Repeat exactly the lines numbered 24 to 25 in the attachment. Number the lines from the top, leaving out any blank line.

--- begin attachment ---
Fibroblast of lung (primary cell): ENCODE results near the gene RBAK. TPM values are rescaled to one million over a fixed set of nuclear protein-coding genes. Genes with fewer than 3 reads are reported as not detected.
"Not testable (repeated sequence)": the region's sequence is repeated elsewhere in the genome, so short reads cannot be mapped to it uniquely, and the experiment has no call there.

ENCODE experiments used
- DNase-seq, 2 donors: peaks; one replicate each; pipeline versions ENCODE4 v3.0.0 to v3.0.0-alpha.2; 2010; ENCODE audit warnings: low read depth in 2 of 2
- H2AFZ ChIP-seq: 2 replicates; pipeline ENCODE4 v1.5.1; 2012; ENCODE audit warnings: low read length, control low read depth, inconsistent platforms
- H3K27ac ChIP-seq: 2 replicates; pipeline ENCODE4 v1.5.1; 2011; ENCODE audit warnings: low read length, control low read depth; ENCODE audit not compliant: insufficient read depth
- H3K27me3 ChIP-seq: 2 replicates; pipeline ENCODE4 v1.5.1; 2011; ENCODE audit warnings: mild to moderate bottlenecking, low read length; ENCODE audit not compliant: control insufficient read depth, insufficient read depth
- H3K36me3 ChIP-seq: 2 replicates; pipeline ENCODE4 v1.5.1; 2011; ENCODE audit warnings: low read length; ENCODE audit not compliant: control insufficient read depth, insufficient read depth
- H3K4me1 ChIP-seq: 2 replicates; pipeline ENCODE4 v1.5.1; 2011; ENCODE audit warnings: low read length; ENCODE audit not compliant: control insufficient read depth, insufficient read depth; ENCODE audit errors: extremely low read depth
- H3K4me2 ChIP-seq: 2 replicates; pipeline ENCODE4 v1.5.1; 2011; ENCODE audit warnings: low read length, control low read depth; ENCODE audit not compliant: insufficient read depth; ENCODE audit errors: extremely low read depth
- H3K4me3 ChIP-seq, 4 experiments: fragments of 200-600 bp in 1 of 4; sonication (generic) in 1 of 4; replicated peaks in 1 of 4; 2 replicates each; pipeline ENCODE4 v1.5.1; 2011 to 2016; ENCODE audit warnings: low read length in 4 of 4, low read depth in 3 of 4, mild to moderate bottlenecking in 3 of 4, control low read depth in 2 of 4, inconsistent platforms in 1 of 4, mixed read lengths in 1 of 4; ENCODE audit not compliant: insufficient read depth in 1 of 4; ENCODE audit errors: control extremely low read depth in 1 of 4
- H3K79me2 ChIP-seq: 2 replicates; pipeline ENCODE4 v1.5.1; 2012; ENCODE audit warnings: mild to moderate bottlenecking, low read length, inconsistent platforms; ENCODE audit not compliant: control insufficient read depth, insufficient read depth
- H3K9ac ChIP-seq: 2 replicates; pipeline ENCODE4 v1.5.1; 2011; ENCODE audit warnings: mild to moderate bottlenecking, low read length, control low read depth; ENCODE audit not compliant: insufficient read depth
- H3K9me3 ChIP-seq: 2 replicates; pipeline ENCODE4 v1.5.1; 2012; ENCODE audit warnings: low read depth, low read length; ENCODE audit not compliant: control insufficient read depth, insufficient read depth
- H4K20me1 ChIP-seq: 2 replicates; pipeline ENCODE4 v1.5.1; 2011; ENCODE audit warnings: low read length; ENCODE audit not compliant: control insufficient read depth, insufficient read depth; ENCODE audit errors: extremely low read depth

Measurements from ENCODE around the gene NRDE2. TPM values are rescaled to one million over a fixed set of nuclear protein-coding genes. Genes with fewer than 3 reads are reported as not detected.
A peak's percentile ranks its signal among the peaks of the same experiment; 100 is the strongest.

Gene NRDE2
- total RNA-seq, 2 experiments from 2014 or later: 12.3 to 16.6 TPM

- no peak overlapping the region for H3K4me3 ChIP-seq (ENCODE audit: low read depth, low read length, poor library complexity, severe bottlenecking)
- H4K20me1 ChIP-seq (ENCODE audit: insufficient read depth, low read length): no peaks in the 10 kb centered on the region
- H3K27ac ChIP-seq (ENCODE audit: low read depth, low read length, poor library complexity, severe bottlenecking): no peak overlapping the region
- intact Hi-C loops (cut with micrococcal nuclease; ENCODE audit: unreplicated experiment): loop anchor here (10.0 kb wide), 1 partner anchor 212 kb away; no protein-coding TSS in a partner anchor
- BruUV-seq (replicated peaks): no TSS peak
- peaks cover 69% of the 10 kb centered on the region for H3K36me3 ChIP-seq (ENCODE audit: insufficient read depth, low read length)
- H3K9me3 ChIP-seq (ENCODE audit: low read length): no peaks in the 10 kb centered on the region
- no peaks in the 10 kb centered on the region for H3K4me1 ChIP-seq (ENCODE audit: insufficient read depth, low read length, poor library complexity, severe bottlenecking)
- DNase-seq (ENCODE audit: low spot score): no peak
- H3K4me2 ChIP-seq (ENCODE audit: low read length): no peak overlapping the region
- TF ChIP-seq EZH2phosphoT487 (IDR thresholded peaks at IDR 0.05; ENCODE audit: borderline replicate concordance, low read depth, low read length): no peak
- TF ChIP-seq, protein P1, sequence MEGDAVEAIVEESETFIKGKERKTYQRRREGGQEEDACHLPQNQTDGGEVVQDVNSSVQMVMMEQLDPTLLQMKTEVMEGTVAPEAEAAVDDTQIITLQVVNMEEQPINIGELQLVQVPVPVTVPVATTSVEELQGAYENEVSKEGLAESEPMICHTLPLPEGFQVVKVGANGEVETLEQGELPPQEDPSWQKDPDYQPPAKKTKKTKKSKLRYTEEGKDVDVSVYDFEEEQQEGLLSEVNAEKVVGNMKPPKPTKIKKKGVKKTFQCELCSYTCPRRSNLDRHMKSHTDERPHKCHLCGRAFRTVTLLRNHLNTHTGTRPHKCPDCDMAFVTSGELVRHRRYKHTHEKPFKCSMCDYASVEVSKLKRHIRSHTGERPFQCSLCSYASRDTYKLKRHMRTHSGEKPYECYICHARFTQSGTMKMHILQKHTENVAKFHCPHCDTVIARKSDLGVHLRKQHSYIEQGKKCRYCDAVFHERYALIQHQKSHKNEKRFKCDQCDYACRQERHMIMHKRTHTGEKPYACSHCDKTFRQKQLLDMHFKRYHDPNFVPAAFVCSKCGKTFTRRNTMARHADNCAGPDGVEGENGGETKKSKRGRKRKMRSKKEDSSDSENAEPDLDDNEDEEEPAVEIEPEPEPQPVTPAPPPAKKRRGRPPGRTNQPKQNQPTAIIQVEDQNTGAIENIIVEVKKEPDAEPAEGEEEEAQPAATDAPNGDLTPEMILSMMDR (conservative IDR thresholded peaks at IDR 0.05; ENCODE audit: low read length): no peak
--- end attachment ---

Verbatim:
- BruUV-seq (replicated peaks): no TSS peak
- peaks cover 69% of the 10 kb centered on the region for H3K36me3 ChIP-seq (ENCODE audit: insufficient read depth, low read length)